Eye movements as a measure of word comprehension deficits in primary progressive aphasia

Tatiana Karpouzian-Rogers*, Robert Stephen Hurley, Mustafa Seckin, Stacey Moeller, Nathan Gill, Hui Zhang, Christina Coventry, Matthew Nelson, Sandra Weintraub, Emily Rogalski, M. Marsel Mesulam

*Corresponding author for this work

Research output: Contribution to journalArticlepeer-review

Abstract

Introduction: Eye movement studies can uncover subtle aspects of language processing impairment in individuals with primary progressive aphasia (PPA), who may have difficulty understanding words. This study examined eye movement patterns on a word-object matching task in response to varying levels of word-knowledge in PPA. Methods: Participants with semantic and non-semantic PPA completed an object-matching task, where a word was presented and participants then selected the corresponding pictured object from an array. Afterwards, participants defined words for trials to which they incorrectly pointed. Linear mixed-effects analyses examined fixation differences on targets and related and unrelated foils. Results: On incorrectly-pointed trials, participants demonstrated greater fixation duration on related foils, demonstrating intra-category blurring. For words that could not be defined, there was similar fixation duration on related and unrelated foils, demonstrating inter-category semantic blurring. Discussion: This study demonstrated that fixation patterns reflect varying levels of word knowledge in PPA.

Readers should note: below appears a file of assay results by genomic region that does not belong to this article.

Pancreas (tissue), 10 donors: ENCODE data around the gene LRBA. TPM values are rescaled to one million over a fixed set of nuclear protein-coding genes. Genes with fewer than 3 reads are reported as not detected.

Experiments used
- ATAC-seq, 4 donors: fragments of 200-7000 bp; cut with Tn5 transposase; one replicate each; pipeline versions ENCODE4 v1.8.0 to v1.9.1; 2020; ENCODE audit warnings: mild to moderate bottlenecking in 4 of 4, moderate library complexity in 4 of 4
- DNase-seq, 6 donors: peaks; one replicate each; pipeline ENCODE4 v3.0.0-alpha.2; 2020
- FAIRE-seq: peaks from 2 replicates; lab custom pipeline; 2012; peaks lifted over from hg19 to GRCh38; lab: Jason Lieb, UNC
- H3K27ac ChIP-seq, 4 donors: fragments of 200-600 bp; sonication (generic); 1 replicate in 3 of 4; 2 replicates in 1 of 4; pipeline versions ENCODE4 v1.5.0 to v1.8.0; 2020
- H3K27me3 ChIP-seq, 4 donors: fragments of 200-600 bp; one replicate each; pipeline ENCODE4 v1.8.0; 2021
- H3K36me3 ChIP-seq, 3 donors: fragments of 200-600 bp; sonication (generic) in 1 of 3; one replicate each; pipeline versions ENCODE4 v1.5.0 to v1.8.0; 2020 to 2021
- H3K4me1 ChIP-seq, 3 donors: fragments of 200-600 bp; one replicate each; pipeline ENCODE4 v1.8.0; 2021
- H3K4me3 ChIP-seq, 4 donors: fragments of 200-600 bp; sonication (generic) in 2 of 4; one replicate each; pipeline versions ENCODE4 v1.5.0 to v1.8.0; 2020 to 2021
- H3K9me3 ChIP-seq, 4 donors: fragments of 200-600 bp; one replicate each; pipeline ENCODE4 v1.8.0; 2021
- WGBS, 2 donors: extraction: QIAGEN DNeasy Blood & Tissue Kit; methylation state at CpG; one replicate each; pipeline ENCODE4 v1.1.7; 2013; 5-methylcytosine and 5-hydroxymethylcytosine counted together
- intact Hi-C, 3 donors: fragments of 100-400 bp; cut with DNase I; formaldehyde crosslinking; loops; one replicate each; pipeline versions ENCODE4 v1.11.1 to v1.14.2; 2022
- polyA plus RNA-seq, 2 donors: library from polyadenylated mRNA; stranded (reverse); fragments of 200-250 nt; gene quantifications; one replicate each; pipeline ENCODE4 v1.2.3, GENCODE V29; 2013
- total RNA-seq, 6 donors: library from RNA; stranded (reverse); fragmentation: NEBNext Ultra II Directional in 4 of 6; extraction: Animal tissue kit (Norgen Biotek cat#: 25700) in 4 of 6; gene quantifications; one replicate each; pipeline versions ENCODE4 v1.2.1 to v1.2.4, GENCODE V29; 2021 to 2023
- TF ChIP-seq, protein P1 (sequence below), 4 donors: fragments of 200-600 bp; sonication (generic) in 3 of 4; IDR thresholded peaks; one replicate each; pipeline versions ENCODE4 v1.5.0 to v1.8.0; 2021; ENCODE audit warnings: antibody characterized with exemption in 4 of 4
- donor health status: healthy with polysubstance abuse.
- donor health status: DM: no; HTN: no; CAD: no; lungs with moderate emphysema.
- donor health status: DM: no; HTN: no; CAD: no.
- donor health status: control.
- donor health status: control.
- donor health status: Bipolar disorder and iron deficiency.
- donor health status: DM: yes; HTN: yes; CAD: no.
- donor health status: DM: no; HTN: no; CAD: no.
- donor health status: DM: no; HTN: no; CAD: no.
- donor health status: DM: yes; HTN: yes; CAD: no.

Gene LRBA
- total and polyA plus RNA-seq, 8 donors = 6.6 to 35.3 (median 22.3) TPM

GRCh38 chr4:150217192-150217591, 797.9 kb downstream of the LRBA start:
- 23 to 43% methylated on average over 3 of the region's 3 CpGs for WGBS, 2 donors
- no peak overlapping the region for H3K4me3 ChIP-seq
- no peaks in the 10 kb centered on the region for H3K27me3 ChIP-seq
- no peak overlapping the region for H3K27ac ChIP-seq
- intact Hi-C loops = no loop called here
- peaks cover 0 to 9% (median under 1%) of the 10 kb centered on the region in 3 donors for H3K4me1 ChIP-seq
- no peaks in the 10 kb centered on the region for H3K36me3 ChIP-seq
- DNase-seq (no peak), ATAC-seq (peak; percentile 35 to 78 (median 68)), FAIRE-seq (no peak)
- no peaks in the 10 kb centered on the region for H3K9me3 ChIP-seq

Original languageEnglish (US)
Article number105165
JournalBrain and Language
Volume232
DOIs
StatePublished - Sep 2022

Keywords

  • Eye Movement
  • Primary Progressive Aphasia
  • Word Comprehension

ASJC Scopus subject areas

  • Experimental and Cognitive Psychology
  • Language and Linguistics
  • Linguistics and Language
  • Cognitive Neuroscience
  • Speech and Hearing

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